WASHINGTON (AP) — The Democratic National Committee on Friday filed a complaint with the Federal Elections Commission, accusing presidential candidate Robert Kennedy Jr. of a “ballot access scheme” that it argues constitutes illegal coordination with a super PAC supporting his independent bid for the White House.
The committee alleges that the Super PAC American Values 2024 is working to collect signatures to ensure Kennedy is on the November ballot in key states, but will have to “integrate their expenses” with the campaign in ways that violate federal election rules in order to do so.
That's because, the DNC argues, many states — including Arizona, Illinois and Michigan — have rules that candidates or their campaigns be the ones collecting ballot signatures, meaning Kennedy's campaign will have to violate federal rules to meet state requirements.
“They simply cannot comply with federal law and state law at the same time,” DNC legal counsel Bob Lenhard said on a conference call with reporters.
Tim Mellon, a major donor to Donald Trump, gave American Values $15 million last year, according to federal filings. The DNC alleges that those donations suggest that top supporters of the former president are using Kennedy's candidacy to try and siphon support from President Joe Biden 's reelection bid.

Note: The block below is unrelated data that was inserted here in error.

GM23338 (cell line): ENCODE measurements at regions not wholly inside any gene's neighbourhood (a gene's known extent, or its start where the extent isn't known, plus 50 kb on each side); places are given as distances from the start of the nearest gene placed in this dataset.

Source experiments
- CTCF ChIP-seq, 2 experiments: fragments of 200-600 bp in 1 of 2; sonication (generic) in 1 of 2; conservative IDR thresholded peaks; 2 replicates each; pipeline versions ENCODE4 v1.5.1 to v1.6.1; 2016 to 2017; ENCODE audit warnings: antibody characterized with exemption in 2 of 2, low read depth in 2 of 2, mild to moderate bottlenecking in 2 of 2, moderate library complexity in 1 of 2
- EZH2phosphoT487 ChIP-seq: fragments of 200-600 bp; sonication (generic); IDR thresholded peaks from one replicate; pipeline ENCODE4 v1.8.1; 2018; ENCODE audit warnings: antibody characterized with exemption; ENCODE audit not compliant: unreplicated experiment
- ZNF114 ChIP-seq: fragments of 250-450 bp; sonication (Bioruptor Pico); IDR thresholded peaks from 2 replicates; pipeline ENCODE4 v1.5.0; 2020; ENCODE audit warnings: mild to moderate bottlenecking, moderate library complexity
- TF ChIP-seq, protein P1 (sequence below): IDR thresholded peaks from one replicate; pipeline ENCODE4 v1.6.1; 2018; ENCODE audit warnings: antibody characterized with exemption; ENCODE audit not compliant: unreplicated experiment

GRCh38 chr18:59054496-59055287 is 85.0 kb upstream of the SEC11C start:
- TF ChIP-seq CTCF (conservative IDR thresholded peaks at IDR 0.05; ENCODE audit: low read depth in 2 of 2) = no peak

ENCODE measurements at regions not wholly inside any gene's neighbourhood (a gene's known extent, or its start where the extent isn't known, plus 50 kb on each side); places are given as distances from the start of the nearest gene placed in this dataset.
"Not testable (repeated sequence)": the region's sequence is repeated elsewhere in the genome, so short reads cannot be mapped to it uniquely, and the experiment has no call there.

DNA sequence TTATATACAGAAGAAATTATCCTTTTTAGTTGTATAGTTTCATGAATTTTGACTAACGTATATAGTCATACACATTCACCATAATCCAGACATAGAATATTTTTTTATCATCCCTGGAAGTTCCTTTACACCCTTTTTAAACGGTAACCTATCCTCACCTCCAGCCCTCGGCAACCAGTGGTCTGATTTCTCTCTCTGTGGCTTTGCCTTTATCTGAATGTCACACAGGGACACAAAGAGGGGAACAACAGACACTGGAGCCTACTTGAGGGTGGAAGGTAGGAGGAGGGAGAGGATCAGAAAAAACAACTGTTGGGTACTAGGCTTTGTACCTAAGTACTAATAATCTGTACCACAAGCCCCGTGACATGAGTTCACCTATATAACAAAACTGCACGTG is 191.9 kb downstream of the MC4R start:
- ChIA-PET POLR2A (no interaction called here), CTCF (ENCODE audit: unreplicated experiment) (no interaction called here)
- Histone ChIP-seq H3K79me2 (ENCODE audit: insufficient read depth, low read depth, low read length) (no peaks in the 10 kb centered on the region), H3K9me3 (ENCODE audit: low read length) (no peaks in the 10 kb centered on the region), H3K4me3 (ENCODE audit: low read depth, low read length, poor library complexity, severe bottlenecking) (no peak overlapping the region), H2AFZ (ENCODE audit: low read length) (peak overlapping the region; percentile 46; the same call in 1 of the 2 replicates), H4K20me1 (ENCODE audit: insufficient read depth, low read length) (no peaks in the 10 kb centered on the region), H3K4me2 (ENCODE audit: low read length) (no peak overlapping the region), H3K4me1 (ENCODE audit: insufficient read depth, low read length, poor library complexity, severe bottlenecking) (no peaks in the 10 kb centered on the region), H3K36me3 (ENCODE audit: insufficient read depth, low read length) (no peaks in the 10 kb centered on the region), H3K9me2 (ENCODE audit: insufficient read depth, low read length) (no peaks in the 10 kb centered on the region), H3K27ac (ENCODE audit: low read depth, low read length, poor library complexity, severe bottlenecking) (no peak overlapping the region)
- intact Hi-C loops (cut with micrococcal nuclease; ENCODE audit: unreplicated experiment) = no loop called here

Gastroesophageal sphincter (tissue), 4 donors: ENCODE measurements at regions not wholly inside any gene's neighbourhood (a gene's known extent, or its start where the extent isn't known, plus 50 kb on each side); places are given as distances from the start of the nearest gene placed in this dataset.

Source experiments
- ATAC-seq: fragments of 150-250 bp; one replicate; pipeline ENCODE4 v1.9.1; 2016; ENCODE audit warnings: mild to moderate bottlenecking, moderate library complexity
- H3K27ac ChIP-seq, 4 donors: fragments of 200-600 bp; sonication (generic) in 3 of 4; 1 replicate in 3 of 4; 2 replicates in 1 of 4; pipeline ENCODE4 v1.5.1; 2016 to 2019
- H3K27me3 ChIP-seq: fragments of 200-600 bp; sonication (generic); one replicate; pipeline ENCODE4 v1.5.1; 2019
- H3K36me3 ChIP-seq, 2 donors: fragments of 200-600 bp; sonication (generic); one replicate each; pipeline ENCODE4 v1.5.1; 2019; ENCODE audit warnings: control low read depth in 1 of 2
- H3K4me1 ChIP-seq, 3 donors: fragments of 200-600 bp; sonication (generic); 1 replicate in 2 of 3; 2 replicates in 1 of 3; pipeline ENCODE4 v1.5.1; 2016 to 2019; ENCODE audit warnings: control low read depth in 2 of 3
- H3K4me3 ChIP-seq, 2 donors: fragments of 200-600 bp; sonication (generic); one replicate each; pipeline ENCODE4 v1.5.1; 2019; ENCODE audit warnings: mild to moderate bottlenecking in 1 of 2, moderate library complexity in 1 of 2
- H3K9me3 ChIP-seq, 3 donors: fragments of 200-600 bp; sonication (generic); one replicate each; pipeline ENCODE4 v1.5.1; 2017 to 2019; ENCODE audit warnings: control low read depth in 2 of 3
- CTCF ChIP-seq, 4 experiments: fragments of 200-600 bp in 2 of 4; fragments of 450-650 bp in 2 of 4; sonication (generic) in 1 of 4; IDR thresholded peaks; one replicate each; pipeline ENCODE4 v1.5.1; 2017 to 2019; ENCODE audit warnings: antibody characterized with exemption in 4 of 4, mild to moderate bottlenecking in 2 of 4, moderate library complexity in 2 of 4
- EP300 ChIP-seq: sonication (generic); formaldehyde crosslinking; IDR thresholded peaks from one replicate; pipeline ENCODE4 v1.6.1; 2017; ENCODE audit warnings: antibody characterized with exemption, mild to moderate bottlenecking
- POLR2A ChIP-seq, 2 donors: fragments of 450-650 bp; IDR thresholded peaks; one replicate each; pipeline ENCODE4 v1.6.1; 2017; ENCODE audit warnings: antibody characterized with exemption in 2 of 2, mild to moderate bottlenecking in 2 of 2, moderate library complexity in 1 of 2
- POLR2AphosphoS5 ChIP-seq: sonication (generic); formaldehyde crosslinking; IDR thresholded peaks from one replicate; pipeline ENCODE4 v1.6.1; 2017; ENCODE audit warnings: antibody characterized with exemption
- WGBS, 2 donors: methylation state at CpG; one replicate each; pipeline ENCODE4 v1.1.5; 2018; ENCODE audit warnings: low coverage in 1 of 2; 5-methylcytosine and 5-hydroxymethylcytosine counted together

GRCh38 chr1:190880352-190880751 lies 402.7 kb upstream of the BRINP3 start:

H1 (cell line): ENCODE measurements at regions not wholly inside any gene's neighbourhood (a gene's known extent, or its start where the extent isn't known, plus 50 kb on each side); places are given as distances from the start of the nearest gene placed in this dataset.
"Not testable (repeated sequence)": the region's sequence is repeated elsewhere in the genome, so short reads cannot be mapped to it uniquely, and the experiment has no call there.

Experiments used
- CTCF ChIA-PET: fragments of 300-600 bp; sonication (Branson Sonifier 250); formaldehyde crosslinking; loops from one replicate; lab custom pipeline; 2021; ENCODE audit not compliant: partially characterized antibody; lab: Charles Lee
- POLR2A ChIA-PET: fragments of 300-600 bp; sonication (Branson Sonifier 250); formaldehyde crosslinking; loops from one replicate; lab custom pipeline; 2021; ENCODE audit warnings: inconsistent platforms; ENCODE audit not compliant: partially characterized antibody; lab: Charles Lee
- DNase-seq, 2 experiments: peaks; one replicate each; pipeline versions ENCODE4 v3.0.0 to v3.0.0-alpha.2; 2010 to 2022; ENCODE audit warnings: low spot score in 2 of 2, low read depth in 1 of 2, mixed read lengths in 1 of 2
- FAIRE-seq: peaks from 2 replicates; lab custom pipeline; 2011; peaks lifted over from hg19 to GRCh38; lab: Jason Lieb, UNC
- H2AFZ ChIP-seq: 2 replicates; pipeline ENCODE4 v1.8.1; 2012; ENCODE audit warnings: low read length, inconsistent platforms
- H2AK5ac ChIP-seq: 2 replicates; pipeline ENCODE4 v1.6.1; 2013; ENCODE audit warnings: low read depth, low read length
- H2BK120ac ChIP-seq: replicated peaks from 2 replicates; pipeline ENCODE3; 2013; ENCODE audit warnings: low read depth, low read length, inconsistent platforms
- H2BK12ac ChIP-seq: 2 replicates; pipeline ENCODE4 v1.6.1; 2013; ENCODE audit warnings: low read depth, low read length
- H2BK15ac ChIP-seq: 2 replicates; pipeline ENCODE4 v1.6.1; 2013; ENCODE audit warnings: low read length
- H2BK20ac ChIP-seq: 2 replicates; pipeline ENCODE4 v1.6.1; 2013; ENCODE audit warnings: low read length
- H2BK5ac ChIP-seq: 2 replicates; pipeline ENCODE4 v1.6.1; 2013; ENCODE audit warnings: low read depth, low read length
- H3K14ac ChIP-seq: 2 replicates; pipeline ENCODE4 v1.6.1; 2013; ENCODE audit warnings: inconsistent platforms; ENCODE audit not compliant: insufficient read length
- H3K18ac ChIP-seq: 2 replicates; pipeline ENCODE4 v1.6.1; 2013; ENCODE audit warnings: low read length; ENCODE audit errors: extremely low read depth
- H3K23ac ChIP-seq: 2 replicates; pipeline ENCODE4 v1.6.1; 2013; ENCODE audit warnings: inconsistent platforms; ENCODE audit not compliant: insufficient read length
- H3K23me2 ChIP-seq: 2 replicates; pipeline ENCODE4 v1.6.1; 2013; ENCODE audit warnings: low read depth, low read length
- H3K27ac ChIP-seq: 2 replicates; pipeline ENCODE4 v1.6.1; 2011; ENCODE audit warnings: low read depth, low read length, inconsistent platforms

On the call with reporters, the DNC argued that "Trump and his megadonors are propping up RFK Jr. as a stalking horse.”
The complaint comes amid increasingly Democratic worry about third-party candidates potentially siphoning support away from Biden. Kennedy began his White House campaign last year as a challenger to Biden in the Democratic primary only to later switch to a third-party bid, though, meaning he could also draw some would-be Trump supporters.
In a statement, Kennedy's campaign called the DNC's accusations “a nonissue being raised by a partisan political entity that seems to be increasingly concerned with its own candidate and viability." It also said that it had "yet to receive any signatures from American Values PAC or any PAC” but takes “our FEC obligation seriously and are not permitted to tell PACs what they should and should not do with their money.”
American Values said in its own statement that it has been working independently from the campaign to get him on the ballot in 12 states and dismissed the DNC complaint as “political games.”
“The DNC wants to deny millions of people their basic constitutional voting rights in a relentless onslaught against democracy,” said Tony Lyons, the group's co-founder. He added that “the Biden administration and the DNC clearly find democracy inconvenient, want to stifle any dissenting opinions and don’t believe that their candidate can win a free, open and fair election.”
Filing complaints with the FEC for improper coordination with campaigns isn’t uncommon. In December, a campaign watchdog group filed a complaint alleging that Never Back Down, a super PAC supporting Republican Ron DeSantis, was coordinating too closely with the Florida governor’s since-suspended presidential campaign.
But Lenhard said the DNC took the unusual step of filing a complaint against Kennedy itself because what was occurring was “striking” and “dramatic” given that some states mandate candidates or their campaigns collect ballot signatures.
“The state law element adds an extra level of legal concern,” Lenhard said.